Stone based Mirrors

Katharina Eisenkoeck uses natural materials, including leather and stone, to produce interior pieces with intriguing sculptural qualities.

Katharina Eisenkoeck works in natural materials and is based in London but originally from Austria.

Katharina comes from a family of designers and architects, and started learning carpentry techniques at design school in Gratz, Austria. She trained as an architect in Vienna, before moving to the UK to take a degree in Arts, Design and Environment at London’s Central St Martin’s College of Art.

Her work really focusses on the materials themselves – exploring, understanding and being inspired by their innate qualities to make objects which are not only simple, beautiful and sculptural but also functional and useful. She experiments with different techniques in order to create uniquely characterful objects that will last a lifetime.

She is interested in the revival of ancient techniques and craft processes, in bringing them into a new context, and this is particularly apparent in her leatherwork. In her stonework, she explores and derives inspiration from naturally occurring contrasts and textures, using them in strong, masculine pieces as well as more delicate, feminine items such as jewellery.

She is influenced by other areas of design, including architecture, and by designers or architects who employ a holistic approach to their work (such as Le Corbusier, whose all-encompassing vision for buildings included even such small details as the door handles).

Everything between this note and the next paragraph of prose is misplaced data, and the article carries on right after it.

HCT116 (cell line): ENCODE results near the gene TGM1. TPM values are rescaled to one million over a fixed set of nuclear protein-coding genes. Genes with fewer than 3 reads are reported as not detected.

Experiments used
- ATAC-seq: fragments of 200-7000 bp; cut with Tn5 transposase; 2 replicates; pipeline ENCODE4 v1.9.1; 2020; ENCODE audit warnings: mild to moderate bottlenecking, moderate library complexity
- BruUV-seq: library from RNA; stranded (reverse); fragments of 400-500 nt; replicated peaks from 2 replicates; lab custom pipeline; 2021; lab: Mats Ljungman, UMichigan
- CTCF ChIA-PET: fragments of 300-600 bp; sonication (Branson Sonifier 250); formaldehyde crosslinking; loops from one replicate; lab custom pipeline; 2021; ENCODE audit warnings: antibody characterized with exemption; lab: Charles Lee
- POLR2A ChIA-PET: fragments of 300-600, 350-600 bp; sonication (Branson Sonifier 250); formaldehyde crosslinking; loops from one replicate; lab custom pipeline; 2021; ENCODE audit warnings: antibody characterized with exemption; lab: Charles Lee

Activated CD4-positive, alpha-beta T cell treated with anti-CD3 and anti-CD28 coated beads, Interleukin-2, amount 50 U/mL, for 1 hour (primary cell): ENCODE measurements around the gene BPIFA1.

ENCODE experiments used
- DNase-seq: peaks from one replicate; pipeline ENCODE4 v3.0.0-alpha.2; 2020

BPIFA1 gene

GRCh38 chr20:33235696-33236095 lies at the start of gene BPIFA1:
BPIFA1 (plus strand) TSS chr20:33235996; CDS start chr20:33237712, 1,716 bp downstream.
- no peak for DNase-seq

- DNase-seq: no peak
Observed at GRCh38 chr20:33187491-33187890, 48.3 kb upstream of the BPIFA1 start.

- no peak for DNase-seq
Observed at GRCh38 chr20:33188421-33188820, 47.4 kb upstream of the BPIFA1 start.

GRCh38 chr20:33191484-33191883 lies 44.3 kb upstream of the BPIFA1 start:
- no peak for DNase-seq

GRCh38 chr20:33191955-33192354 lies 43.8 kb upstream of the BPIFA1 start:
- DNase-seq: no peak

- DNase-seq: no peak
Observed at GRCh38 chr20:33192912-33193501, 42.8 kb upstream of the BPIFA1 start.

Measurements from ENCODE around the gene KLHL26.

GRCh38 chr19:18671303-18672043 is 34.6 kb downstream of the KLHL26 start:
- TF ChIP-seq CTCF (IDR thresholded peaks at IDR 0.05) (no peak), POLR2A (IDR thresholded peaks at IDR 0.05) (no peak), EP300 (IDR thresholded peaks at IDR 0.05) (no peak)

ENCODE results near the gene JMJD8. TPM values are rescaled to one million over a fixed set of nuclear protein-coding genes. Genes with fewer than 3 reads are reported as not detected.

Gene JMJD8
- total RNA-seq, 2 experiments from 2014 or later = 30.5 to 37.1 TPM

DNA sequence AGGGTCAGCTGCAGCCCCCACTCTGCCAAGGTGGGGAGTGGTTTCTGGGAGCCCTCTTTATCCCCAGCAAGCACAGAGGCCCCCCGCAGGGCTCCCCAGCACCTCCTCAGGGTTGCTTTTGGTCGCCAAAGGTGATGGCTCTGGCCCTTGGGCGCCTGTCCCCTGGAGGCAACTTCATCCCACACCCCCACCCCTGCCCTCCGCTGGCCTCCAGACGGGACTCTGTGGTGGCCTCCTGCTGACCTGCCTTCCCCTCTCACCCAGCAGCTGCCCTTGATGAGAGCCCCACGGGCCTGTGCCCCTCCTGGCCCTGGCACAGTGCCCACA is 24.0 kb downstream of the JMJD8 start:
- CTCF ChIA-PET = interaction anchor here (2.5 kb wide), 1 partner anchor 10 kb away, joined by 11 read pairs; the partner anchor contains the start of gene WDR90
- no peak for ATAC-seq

Working from her London studio, she thrives on the buzz of living and working in the Capital, she does admit that she likes to visit the countryside for inspiration (or peace and quiet) and she travels back to Austria to recharge.

The stone for her work is, where possible, taken from otherwise redundant sources, for example from a disused quarry in Wiltshire. She also sources around Europe and from further afield (India, Morocco and Mexico).

Author's Choice

These pieces aren’t easily defined as sculpture, home accessories or furniture but exist in the space between. They are both useful and decorative - artistic statements that are also functional.

We chose for these solid stone mirrors for AUTHOR's collection. These circular mirrors, edged in bronze, are held upright by a weighty stone base. The stone is heavy - solid yet partially translucent, and the nature of the stone means that each piece has unique characteristics.